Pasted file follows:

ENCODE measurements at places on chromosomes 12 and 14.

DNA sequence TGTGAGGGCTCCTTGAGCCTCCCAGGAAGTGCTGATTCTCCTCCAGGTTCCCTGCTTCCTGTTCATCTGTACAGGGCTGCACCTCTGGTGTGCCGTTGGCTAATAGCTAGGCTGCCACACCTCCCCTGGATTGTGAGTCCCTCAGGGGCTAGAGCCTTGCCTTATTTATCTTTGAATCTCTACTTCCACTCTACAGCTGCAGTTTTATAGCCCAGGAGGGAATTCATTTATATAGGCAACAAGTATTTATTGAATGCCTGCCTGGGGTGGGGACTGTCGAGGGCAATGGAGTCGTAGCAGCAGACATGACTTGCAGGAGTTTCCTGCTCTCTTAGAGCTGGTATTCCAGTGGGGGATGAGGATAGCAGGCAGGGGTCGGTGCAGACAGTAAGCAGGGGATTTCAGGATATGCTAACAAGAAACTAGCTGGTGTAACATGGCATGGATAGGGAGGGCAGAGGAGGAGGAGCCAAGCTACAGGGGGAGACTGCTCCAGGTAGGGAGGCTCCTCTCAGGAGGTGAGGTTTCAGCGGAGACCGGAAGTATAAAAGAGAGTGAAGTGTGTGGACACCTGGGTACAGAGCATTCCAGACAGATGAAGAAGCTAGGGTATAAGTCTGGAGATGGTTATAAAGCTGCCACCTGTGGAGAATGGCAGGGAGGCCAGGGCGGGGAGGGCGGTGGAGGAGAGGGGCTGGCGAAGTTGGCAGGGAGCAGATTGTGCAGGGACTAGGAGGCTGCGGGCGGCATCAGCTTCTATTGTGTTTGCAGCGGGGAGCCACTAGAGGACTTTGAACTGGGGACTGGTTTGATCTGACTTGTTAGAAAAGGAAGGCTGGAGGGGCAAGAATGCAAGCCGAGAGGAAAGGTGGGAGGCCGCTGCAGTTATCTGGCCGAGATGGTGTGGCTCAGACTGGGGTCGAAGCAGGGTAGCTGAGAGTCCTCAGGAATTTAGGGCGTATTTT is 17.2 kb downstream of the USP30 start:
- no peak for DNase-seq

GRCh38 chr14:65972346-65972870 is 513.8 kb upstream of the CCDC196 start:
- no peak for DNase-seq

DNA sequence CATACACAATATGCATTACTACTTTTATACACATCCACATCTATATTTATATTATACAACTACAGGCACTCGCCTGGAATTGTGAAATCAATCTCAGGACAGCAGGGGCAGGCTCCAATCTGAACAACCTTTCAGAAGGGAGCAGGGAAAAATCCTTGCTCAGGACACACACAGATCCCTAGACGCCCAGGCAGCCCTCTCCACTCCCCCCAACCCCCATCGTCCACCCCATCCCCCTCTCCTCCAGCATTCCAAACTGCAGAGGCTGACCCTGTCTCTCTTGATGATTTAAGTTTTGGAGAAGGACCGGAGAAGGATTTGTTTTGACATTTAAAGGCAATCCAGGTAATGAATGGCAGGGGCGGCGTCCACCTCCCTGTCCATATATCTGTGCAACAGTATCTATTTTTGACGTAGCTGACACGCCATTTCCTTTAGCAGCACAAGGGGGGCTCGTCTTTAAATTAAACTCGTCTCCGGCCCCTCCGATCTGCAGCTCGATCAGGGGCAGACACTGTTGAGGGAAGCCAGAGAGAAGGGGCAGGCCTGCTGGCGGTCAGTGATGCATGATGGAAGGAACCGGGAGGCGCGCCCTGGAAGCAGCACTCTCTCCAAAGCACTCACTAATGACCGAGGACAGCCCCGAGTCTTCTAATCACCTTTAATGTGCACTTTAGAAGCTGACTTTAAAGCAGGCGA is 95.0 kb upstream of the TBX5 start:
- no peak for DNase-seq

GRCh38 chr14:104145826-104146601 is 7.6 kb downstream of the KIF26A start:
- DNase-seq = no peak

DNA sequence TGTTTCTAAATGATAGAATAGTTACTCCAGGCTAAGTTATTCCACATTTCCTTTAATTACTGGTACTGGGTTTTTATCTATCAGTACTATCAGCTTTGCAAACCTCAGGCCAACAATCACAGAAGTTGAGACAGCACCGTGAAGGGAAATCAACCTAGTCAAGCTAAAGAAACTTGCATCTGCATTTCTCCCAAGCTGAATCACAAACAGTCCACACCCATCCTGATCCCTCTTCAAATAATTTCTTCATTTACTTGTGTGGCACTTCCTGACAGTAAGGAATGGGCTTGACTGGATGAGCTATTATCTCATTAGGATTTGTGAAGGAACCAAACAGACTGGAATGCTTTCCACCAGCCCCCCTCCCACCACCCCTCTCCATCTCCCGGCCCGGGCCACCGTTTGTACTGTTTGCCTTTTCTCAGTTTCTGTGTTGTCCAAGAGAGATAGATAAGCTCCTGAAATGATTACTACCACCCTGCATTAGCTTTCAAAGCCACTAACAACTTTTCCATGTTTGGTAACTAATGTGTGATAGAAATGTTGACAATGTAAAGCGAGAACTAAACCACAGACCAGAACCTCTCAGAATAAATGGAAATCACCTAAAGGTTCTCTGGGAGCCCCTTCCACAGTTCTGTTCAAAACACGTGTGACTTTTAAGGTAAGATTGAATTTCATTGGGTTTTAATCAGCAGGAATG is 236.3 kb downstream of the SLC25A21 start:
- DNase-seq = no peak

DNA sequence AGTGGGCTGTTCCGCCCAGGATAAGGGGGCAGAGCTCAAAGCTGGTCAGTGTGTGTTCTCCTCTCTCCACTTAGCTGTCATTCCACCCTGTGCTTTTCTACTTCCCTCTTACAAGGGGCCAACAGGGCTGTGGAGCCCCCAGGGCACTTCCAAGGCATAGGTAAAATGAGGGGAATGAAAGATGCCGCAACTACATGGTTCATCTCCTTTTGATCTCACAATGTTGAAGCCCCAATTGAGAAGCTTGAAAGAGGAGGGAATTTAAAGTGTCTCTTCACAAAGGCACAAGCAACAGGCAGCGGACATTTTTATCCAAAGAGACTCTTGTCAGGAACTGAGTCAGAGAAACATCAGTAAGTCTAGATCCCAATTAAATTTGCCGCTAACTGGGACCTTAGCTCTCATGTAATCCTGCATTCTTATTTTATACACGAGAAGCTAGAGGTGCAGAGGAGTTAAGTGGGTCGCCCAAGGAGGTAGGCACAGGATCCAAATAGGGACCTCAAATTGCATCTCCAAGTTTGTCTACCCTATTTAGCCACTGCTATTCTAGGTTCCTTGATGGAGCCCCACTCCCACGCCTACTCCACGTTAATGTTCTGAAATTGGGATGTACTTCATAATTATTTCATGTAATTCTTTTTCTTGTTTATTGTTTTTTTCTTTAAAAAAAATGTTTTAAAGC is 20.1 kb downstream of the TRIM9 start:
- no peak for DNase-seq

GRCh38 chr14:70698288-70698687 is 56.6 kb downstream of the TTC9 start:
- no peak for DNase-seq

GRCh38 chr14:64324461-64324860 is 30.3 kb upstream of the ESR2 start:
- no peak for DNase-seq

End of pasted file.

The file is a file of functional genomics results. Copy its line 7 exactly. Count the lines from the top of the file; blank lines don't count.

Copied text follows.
- no peak for DNase-seq